July 24, 2021

Ukraine Breaking News

Ukraine Breaking News | The Latest News In Ukraine

Russia will reduce troops on the Ukrainian border after a week-long standoff: NPR

Russia will reduce troops on the Ukrainian border after a week-long standoff: NPR


A Ukrainian military man looks through a periscope at his frontline stance against Russian-backed separatists not far from Donetsk, Ukraine on Thursday.

Anatolii Stepanov / AFP via Getty Images


hide caption

enable / disable caption

Anatolii Stepanov / AFP via Getty Images


A Ukrainian military man looks through a periscope at his frontline stance against Russian-backed separatists not far from Donetsk, Ukraine on Thursday.

Anatolii Stepanov / AFP via Getty Images

Russia says it will begin a gradual drawdown of troops from the border with neighboring Ukraine – apparently ending a deployment that alarmed Kiev and Western observers concerned about a possible repeat of Moscow’s 2014 annexation of Crimea.

Russian Defense Minister Sergei Shoigu, speaking Thursday after overseeing exercises in Crimea involving more than 10,000 soldiers, seemed to suggest that the menacing troop build-up at the border was more or less a routine training exercise.

He ordered ground troops to return to bases in Vladikavkaz and Novosibirsk and to airborne units in Pskov, Ivanovo and the Krasnodar region, starting on Friday and ending by 1 May. Russian naval forces in the Black Sea were also part of the military exercise.

“I believe that the objectives of the rapid inspection have been fully achieved,” said Shoigu, quoting the Interfax news agency. “The troops have demonstrated the ability to reliably defend the country.”

“In this regard, I have decided to complete the reviews of the southern and western military district,” he added.

On Thursday, Russian Navy warships during a Russian Armed Forces exercise at the Opuk training camp on the Black Sea coast.

Sergei Malgavko / Sergei Malgavko / TASS


hide caption

enable / disable caption

Sergei Malgavko / Sergei Malgavko / TASS


Russian Navy warships during a Russian Armed Forces exercise at Opuk training ground on the Black Sea coast on Thursday.

Sergei Malgavko / Sergei Malgavko / TASS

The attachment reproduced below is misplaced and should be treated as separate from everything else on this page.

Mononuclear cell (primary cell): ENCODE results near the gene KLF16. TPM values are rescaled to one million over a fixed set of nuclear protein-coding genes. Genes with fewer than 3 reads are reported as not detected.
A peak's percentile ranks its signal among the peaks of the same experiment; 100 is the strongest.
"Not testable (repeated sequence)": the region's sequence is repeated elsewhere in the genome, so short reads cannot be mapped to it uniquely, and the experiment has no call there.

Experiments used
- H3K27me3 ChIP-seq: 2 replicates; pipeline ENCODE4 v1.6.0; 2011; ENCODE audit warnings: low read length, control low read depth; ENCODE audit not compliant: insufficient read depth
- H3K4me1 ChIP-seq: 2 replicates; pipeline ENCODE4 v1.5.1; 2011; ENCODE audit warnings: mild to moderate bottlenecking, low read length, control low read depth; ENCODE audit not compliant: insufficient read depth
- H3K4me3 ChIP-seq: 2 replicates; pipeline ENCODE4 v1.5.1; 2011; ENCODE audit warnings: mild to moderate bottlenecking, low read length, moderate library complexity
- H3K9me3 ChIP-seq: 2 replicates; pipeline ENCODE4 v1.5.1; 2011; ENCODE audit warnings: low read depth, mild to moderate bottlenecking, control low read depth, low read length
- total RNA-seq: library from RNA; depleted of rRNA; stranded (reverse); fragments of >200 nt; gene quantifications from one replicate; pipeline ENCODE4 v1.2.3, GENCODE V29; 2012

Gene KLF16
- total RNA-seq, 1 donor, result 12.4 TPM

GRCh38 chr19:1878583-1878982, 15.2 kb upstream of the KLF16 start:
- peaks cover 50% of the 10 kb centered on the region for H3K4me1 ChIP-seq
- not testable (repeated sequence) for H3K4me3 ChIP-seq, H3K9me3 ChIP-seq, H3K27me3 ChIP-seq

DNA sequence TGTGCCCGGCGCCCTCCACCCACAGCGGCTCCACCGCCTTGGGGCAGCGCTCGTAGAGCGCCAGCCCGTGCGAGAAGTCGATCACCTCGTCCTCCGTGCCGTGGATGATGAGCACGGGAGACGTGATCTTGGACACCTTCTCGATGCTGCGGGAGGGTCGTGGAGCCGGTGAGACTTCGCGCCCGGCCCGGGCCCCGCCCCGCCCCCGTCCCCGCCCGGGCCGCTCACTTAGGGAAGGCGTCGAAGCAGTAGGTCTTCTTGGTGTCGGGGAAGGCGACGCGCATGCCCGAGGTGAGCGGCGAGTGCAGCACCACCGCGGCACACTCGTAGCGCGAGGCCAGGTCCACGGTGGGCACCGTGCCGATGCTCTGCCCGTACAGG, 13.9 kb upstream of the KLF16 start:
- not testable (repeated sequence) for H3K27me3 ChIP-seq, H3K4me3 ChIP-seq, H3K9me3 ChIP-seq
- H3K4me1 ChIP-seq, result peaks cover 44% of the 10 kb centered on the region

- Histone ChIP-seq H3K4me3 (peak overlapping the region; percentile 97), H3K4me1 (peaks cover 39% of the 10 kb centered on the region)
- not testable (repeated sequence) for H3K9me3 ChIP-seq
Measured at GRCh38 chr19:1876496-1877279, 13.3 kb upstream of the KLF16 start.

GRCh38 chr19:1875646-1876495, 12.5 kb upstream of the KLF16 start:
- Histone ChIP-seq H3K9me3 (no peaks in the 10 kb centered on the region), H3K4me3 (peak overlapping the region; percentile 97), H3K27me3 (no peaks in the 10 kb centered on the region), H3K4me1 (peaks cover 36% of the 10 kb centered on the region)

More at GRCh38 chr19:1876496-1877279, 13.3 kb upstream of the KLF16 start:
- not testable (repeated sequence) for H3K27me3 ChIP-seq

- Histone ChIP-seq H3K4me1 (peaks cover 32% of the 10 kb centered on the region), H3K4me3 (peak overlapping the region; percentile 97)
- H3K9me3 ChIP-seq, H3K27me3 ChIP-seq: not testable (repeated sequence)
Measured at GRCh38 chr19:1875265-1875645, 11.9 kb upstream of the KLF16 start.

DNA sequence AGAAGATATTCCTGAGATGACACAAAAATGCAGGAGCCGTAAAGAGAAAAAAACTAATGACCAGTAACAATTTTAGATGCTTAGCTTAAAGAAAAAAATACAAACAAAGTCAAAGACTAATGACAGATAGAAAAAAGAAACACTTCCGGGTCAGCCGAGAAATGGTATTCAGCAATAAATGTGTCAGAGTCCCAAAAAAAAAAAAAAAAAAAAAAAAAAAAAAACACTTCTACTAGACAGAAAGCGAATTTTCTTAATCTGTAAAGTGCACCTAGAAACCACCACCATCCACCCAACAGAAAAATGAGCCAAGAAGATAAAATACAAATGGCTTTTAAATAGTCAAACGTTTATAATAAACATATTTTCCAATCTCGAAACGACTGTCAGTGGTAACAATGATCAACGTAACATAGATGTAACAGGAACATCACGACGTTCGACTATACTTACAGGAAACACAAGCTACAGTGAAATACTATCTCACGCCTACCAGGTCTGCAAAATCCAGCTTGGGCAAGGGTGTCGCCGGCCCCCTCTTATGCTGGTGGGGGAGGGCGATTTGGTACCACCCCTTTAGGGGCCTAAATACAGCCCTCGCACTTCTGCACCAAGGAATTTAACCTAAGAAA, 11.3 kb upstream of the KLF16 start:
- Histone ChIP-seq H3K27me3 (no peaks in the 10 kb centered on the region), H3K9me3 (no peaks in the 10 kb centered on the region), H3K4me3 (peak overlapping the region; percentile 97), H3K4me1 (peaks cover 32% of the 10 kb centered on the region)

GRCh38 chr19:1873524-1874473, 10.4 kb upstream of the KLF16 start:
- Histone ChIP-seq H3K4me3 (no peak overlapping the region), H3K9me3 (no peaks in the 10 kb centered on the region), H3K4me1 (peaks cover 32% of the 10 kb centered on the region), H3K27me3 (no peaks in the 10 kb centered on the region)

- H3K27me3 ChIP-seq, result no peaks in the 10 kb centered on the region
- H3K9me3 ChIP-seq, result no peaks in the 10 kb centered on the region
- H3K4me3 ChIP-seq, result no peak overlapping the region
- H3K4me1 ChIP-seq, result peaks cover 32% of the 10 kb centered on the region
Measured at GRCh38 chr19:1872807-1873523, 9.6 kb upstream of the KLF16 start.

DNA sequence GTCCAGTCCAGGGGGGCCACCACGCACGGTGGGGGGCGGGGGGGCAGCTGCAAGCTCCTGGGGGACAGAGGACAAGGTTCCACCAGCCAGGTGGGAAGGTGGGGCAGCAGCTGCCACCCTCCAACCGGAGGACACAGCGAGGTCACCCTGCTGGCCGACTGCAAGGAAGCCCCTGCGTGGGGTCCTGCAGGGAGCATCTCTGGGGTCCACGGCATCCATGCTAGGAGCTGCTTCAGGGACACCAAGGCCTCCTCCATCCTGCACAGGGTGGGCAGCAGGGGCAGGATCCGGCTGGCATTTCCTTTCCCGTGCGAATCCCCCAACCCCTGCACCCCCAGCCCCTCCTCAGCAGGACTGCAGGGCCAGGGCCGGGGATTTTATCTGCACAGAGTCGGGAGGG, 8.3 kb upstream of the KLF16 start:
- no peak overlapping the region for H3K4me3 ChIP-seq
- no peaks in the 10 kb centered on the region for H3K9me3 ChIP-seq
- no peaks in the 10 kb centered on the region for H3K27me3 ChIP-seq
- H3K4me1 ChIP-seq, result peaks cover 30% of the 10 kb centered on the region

Russia seized Crimea from Ukraine in 2014 and is providing an armed insurrection in the Donbass region of eastern Ukraine, bordering Russia.

Ukrainian President Volodymyr Zelenskiy welcomed Russia’s easing of tension, but said Kiev will remain vigilant.

“The reduction of troops on our border reduces the tension proportionally,” Zelenskiy wrote on Twitter. “Ukraine is always vigilant, but welcomes any steps to decrease the military presence and reduce the situation in the Donbass.”

Shoigu ordered military chiefs to “analyze quick inspections at all levels of management and come up with a plan to eliminate deficiencies,” according to Interfax. He also said that despite troop reductions, Russia will maintain tight control over planned NATO exercises.

Most of Ukraine was absorbed by the Russian Empire in the late 18th century, and Ukraine was a founding republic of the former Soviet Union. Eventually it gained independence from Moscow with the collapse of the USSR Although not currently a NATO member, Ukraine has long expressed a desire to join the Western alliance – a move that Russia says would be a “huge” strategic error “.

Earlier this month, Zelenskii said Ukraine hoped to accelerate progress towards NATO membership and announced that he would take part in joint military exercises known as the “Mace Cossack Exercise” with NATO forces within. end of year.

The Kremlin has dismissed the US and Europe’s concern for accumulation, saying it will defend its national interests in the way it sees fit. On Wednesday, Putin – who ignored Ukraine’s calls for talks to defuse the situation – warned NATO to steer clear of Russia’s “red lines”.

Russia ordering troops to return to base after their deployment at the border is an important and timely move, a NATO official told Reuters.

“Any step towards easing the escalation by Russia would be important and highly anticipated,” the unnamed NATO official said.

“NATO remains vigilant and we will continue to closely monitor Russia’s unjustified military training in and around Ukraine,” the official said.

Tensions in Eastern Europe come at a particularly difficult time for relations between Washington and Moscow, with the US stepping up sanctions against Russia in retaliation for a major cyber attack, alleged Kremlin interference in US elections, and the news that the Kremlin has offered the Afghan Taliban payments to kill American troops stationed there. Putin’s government has denied all allegations.

Washington also expressed concern about the health of the main Russian opposition leader, Alexei Navalny, who is on his third week of his hunger strike in prison. He is reportedly in poor health.

Lucian Kim of NPR in Moscow contributed to this report.